WarriorsPosted by Kim Pierri Tue, November 20, 2018 14:25:52
The article is i Danish, i will soon make an english translation.
I artiklen “Tattooed
Vikings? A look at medieval body art” på medievalists.net skriver Minjie Su “He
also describes images of wild boars that the Aestyans or the amber-gatherers
‘wear’ to honour and invoke protection from the Mother of the Gods. ‘This alone
serves them for arms, this is the safeguard of all, and by this every
worshipper of the Goddess is secured even amidst his foes. Rare amongst them is
the use of weapons of iron, but frequent that of clubs.’ The boar tattoo, if
Tacitus can be trusted, offers an interesting comparison to the animal design
of the Scots.”
Min latinske viden er ikke særlig stor, så derfor er jeg nødt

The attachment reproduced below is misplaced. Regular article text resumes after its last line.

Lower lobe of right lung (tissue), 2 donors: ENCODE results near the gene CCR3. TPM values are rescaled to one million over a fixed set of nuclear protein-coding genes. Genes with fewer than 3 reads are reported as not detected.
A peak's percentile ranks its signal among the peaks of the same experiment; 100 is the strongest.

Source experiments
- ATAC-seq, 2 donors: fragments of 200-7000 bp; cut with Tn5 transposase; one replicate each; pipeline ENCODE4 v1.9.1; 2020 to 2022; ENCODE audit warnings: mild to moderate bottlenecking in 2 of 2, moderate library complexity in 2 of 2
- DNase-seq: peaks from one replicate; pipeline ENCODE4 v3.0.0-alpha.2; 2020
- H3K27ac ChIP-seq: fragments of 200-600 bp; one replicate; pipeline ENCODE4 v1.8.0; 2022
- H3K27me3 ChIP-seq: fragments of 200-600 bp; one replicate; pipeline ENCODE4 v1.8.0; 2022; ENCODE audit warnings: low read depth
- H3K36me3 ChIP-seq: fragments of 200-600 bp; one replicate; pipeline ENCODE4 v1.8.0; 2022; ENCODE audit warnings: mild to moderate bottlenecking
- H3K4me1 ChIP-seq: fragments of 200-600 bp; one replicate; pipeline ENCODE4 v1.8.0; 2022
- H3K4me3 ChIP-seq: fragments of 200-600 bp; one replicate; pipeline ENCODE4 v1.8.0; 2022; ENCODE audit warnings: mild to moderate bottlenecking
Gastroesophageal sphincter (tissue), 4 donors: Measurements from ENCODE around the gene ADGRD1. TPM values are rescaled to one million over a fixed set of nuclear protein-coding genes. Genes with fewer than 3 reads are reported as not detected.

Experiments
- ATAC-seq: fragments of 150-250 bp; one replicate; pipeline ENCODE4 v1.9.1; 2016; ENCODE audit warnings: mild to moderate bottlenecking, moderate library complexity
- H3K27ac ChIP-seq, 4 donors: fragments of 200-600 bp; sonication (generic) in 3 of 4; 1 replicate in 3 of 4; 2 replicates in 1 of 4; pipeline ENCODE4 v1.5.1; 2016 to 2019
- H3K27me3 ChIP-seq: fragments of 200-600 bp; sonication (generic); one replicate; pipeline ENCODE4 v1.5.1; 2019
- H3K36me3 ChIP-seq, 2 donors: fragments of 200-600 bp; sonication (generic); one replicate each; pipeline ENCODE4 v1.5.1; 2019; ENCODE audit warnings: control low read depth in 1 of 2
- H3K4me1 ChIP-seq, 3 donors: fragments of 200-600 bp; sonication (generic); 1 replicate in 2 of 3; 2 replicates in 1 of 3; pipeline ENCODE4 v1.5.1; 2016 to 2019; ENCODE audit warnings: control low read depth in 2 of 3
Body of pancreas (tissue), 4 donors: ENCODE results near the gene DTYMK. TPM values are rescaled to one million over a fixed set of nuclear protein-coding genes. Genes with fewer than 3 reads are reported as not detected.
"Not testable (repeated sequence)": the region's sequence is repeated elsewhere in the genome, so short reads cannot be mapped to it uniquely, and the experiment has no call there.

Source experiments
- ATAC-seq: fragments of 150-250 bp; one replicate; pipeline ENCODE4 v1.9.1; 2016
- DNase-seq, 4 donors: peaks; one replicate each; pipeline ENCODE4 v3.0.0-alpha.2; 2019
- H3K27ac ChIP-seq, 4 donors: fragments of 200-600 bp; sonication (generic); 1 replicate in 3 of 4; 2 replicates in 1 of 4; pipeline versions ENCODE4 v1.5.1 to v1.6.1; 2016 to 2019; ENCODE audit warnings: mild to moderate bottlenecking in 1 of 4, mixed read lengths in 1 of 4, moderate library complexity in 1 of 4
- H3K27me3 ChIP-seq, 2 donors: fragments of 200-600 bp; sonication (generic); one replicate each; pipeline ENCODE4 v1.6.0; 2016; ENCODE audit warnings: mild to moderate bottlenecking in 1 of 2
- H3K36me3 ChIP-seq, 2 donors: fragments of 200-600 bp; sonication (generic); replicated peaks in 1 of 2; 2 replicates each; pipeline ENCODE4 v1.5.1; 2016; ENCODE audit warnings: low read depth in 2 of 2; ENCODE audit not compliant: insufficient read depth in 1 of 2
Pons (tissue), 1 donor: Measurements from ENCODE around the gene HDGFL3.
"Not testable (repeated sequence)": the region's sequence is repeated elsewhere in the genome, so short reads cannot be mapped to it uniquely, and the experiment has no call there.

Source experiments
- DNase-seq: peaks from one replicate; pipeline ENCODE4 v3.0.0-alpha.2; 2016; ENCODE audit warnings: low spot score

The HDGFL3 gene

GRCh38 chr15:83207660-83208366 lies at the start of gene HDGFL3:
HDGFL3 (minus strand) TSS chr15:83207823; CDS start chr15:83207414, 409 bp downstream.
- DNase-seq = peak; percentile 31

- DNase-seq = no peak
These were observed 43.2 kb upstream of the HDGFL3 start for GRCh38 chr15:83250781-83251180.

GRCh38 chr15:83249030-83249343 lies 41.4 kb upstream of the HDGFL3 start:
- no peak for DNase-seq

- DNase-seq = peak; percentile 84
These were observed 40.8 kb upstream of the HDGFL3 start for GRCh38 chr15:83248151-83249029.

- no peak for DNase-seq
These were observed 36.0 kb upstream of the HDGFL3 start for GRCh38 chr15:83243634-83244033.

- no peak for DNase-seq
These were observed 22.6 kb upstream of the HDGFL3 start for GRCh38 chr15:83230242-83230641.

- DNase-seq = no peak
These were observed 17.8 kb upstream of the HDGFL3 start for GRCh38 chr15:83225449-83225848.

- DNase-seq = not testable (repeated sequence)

til at kigge på oversættelser af Tacitus. Jeg har et par stykker, så dem har
jeg kigget igennem. Det der er interessant er henvisningerne til Aestiskernes
Stamme og deres brug af vildsvin som beskyttelse i kamp. Det citerede stykke (fra
kapitel 45.2) lyder jo som om der er tale om billeder på kroppen. Når jeg
kigger i de oversættelser jeg har, så kan jeg ikke finde belæg for denne
I den nyeste danske oversættelse (Taticus: Germania, oversat
af Allan A. Lund, Wormianum 2016) står der ”Som symbol på deres tro bærer de
alle figurer af vildsvin, og det er typisk for dem at gå med denne talisman i
stedet for våben”
I Taticus: Germania og Agricola oversat af H. H. Lefolii udgiver
at Bonde og Bonde forlag 1966 står der ”Som et til denne gudetro hørende mærke
bærer de genstande, der har skikkelse af Vildsvin”
I Tacitus: Germania 1 oversat af Niels Bruun og Allen Lund (Wormianum
1974) står der ”Som symbol for deres tro bærer de figurer af Vildsvin”.
Jeg kan som sagt ikke latin, men når nu alle de oversættelser
omtaler talismænd/genstande/figurer, så er der nok ikke tale om tatoveringer.
Artiklen jeg omtaler findes her: http://www.medievalists.net/2018/05/tattooed-vikings-a-look-at-medieval-body-art/?fbclid=IwAR0FfDbOILaPz4SRHj0FGBVQFK7Omb5LL2koDf-iA0lvd5w0zQBfVGIpoFU